Volunteering can also help relieve all kinds of career, family and personal stress. First, a different setting and a new group of peers can give you a fresh perspective on things – especially your own daily trials and tribulations. (There’s nothing like volunteering at a homeless shelter to remind you that your remodeling problems really aren’t so bad.) Second, a change of scene sometimes helps you appreciate all you have to offer. “It’s refreshing to use the skills from my regular job in a different capacity, and especially nice when it means I’m able to help people who really need it,” says Brian Boese, a volunteer for Big Brothers/Big Sisters of St. Paul and Minneapolis.
The key to creating a successful volunteer experience is doing something that brings out the best in you. So don’t be afraid to try several volunteer activities in order to find one (or more) that you love. You can tutor a child, help out at a crisis nursery, teach an adult-literacy group, offer pro-bono professional services to a non-profit, coach a sport, teach a skill-building workshop for at-risk kids, visit homebound seniors or hospital patients, deliver meals or give rides to people in need, shelter an animal, help stock a food pantry, serve at a soup kitchen, build homes for low-income families, clean up littered areas, provide supplies to a homeless shelter or teach a CPR class.
The important thing is to do something. Volunteering doesn’t have to take a lot of time (you can set your schedule, after all), and helping others is a great way to get a whole new lease on life. Physically, mentally and spiritually, there is perhaps no “self-improvement” effort that rewards you as richly as doing something important for someone else.
Best of all, if you choose a cause that holds special meaning or interest for you – one that you believe in, that lets you use cherished skills, or that touches you in some way – it may very well become an important fixture in your life. So go forth. Share your gifts. And do good work.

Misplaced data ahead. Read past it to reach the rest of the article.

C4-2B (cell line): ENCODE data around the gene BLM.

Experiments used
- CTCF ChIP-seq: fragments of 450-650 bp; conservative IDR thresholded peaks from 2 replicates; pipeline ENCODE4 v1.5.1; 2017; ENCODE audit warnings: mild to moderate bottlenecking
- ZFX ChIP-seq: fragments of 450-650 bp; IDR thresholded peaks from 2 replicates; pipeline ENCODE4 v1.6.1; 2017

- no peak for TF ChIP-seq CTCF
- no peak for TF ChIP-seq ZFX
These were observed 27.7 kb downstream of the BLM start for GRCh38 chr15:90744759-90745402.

Helping at Home
The events of September 11th prompted millions of people around the world to ask what they could do to help. President George W. Bush responded: “The simple answer is all of us can become a September 11th volunteer by making a commitment to service in our own communities.” Many national charities and non-profits have local chapters. To find out more about sharing your time and talents close to home, visit the following Web sites.
American Red Cross
- American Red Cross chapters provide locally relevant humanitarian services that help people within the community be safer, healthier and more self-reliant.
- AmeriCorps members teach children to read, make neighborhoods safer, build affordable homes and respond to natural disasters through more than 1,000 projects.
- Goodwill/Easter Seals offer a wide range of innovative programs in partnership with businesses, government and community organizations that help people move from welfare to work.
Points Of Light Foundation
- The Foundation works in communities throughout the United States through a network of over 500 Volunteer Centers. The organization believes that bringing people together through volunteer service is a powerful way of combating disconnection and alleviating social problems.
United Way Of America
- This national organization is dedicated to leading the United Way movement in making a measurable impact in every community across America. It invests in the programs and services that strengthen the ability of local United Ways to identify and build a coalition around a set of community priorities and measure success based on community impact.
- This online, nonprofit service helps match interested volunteers with community service organizations throughout the United States. The site lists more than 33,000 available volunteer opportunities and will search by Zip code and specific interest.
This article has been updated. It was originally published online on January 1, 2002.